Mapping culture

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This is a minor investigation into the workings of the world of culture. In this investigation we will find that culture as a keyword opens doors to a myriad of questions relating to the way the human mind imagines its surroundings. Culture sometimes can be viewed as a form of tool. Culture is the way people make sense of the world. There is no right way or wrong way to look at culture because inherently culture is a figment of our imagination (as a group or individually), though, these figments once practiced become real. In theorizing culture, the best that we can do is to try and open it up and look at the pieces or inner workings. These inner workings are of the human mind and one possible way to analyze them is by looking at the outcome. Since there are a myriad of ways culture can take form approaching the analysis with open-ended questions is fundamental.

Some of the questions relating to culture are anthropological, like: how do humans view themselves and others? Do humans worry about such things as "preventing harm to a person, or oneself; reciprocity and fairness; loyalty to one's group; respect for authority and hierarchy; and purity or sanctity" (Primum non nocere). Is is possible that different geographies create different ways of looking at these questions? Is it possible that these concerns might have different outcomes in different parts of the world? Are some groups genetically predisposed to certain hierarchical pyramids of importance or is this predisposition created by the relationship with our environment?

The other questions relating to culture are aesthetic. Where does culture become a status symbol, an ideology, or a tool for power and authority. The concerns of the aesthetic realm are similar to the concerns of the anthropological realm, but, the difference is that judgment is removed or at least it seems that way (Beyond 'Popular' and 'Elite' Culture). Is Aesthetics more than just elite culture or popular culture? Is Aesthetics the way we build on the notion that culture nowadays is a product and byproduct of mass culture? (Three kinds of culture). Can we draw a conclusion that culture could be defined as anthropological or aesthetic or does culture involve more than just those two areas. Can we divide culture into elite, mass, and vernacular? What then would we do with popular culture? (Mass Culture or Popular Culture).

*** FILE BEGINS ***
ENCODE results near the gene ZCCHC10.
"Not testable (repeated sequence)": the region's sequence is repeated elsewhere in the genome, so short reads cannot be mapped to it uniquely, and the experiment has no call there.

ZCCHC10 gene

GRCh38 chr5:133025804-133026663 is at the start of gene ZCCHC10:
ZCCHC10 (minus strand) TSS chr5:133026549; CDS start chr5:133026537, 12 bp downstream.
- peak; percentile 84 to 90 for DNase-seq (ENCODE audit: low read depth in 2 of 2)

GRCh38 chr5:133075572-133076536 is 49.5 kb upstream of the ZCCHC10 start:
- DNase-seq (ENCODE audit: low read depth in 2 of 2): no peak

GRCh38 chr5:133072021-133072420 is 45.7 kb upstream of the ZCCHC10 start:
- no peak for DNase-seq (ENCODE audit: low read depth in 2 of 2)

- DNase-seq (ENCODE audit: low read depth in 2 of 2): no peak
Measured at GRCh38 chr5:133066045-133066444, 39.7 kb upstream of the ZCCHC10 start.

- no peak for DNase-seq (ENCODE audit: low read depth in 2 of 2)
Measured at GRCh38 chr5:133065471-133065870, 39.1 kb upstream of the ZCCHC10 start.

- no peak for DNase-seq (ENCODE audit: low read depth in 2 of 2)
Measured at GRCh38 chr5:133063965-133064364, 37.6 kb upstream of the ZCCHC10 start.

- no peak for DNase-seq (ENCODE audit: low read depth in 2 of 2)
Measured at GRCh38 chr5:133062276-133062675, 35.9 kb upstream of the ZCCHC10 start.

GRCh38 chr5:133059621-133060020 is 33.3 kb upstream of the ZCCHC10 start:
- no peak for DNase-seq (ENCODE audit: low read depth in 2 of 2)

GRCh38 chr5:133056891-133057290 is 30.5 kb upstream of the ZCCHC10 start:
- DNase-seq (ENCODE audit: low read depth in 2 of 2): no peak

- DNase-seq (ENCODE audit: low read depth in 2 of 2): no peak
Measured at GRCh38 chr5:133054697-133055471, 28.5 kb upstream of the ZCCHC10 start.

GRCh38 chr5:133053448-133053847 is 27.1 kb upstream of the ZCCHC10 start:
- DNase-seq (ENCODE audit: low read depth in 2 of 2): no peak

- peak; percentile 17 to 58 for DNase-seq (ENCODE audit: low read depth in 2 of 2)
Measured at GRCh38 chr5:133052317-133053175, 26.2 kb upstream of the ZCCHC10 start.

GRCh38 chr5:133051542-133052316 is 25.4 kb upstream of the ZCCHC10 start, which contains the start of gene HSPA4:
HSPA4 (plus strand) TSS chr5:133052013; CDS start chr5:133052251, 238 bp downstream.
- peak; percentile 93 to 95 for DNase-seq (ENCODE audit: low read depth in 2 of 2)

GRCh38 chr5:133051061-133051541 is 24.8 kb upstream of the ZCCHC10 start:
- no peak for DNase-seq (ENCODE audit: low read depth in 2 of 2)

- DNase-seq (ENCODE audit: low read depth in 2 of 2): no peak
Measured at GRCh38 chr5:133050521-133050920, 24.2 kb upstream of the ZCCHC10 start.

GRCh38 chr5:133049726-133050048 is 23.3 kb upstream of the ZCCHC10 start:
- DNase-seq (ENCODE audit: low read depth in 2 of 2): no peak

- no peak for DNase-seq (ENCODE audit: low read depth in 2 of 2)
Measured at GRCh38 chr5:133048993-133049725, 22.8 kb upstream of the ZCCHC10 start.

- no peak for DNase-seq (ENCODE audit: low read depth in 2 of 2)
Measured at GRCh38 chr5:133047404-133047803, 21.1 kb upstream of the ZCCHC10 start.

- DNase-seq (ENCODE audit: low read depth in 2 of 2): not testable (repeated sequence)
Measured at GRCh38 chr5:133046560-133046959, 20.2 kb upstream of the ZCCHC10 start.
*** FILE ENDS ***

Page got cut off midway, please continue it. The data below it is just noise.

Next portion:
The more important question, though, is why do we need to know? Going back to Vernacular culture we seem to define it as the realm where the need is and "the love is." "What this means is that people acquire the knowledge which they need. It is not that the lower orders were stupid in not knowing the world of literature etc, BUT… that they acquired that knowledge which was useful to them, and carried it in their heads [(Vernacular Culture)]." Why is it important for us to find the definition of culture? If we can say regarding vernacular culture that the knowledge was acquired out of love why would it matter? The love for what you do, how you do it, who you do it with. Why is it important? If, vernacular culture seems to be the things we spend time on without having to be told can it be used to perfect ourselves? An example would be the love of learning. Even though education is tied to elite culture the love of learning is not or at least it seems to be that way (Elite Culture). Is the love of learning used as a tool by institutions to educate us? Can the love of learning then become a symbol of power and authority?

The information about vernacular, elite, and mass culture you will find in almost all cultural paradigms. In some form or another. And, we can't talk about culture without addressing the different paradigms that are used by scholars. We depend on culture to justify our political regimes and also to justify forms of idealism. We also depend on culture as a means of distracting people from issues of oppression as well as using culture to point out the oppressors. Cultural paradigms then become a reflection of both conservative values and revolutionary views or vernacular, elite, and mass culture. Since cultural paradigms reflect both visionary views as well as status quo views it must be open-ended. To pick a cultural paradigm as a constant would be to embody the values of the dominant class. Once we shed the notion that there is only one paradigm to explain culture then we can embrace the liberating values of culture and work towards achieving social transformation.

Then the investigation into the world of culture has to be theoretical, philosophical, and action-driven. Theory and philosophy alone rarely inspire people to act. We need something to fight for as well as against. We need to seriously engage methods to create an environment amenable to resistance and struggle for change, founded on a belief that a better world is possible. The centrality of hope as a necessary complement to critique helps us move beyond consciousness raising and identity formation alone to foster the belief that change is possible because culture programs us into believing the unbelievable it "creates an illusion and acts as a drug." If Marx said religion is the opium of the masses than culture would be the pipe with which we smoke religion.


"In a world obsessed with economic growth, the free market, and technological speed and efficiency, what many groups within society need most today are not just material resources, but crucially, intellectual resources that enable them to grasp and interpret the world around them and their own place within it." Ien Ang